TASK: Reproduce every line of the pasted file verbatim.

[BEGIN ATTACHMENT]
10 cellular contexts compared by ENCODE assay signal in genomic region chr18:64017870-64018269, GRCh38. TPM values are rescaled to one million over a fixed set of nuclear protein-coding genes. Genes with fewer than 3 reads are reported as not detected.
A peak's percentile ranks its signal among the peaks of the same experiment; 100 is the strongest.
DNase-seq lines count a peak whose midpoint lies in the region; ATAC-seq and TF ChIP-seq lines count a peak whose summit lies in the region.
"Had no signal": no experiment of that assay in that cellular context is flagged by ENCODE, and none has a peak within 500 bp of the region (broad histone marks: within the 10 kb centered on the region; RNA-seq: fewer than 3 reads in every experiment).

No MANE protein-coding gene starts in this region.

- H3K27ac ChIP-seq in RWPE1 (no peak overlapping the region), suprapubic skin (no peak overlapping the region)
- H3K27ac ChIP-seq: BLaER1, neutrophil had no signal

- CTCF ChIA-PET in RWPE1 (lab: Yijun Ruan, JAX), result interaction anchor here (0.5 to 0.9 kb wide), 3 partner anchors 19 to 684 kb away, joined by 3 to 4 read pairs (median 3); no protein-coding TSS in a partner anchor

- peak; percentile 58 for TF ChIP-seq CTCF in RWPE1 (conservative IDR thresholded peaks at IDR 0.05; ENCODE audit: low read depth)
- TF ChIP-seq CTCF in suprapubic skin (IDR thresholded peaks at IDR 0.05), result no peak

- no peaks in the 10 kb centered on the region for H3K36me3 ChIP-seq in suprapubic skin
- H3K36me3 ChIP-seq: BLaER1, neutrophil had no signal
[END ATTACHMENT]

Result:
10 cellular contexts compared by ENCODE assay signal in genomic region chr18:64017870-64018269, GRCh38. TPM values are rescaled to one million over a fixed set of nuclear protein-coding genes. Genes with fewer than 3 reads are reported as not detected.
A peak's percentile ranks its signal among the peaks of the same experiment; 100 is the strongest.
DNase-seq lines count a peak whose midpoint lies in the region; ATAC-seq and TF ChIP-seq lines count a peak whose summit lies in the region.
"Had no signal": no experiment of that assay in that cellular context is flagged by ENCODE, and none has a peak within 500 bp of the region (broad histone marks: within the 10 kb centered on the region; RNA-seq: fewer than 3 reads in every experiment).

No MANE protein-coding gene starts in this region.

- H3K27ac ChIP-seq in RWPE1 (no peak overlapping the region), suprapubic skin (no peak overlapping the region)
- H3K27ac ChIP-seq: BLaER1, neutrophil had no signal

- CTCF ChIA-PET in RWPE1 (lab: Yijun Ruan, JAX), result interaction anchor here (0.5 to 0.9 kb wide), 3 partner anchors 19 to 684 kb away, joined by 3 to 4 read pairs (median 3); no protein-coding TSS in a partner anchor

- peak; percentile 58 for TF ChIP-seq CTCF in RWPE1 (conservative IDR thresholded peaks at IDR 0.05; ENCODE audit: low read depth)
- TF ChIP-seq CTCF in suprapubic skin (IDR thresholded peaks at IDR 0.05), result no peak

- no peaks in the 10 kb centered on the region for H3K36me3 ChIP-seq in suprapubic skin
- H3K36me3 ChIP-seq: BLaER1, neutrophil had no signal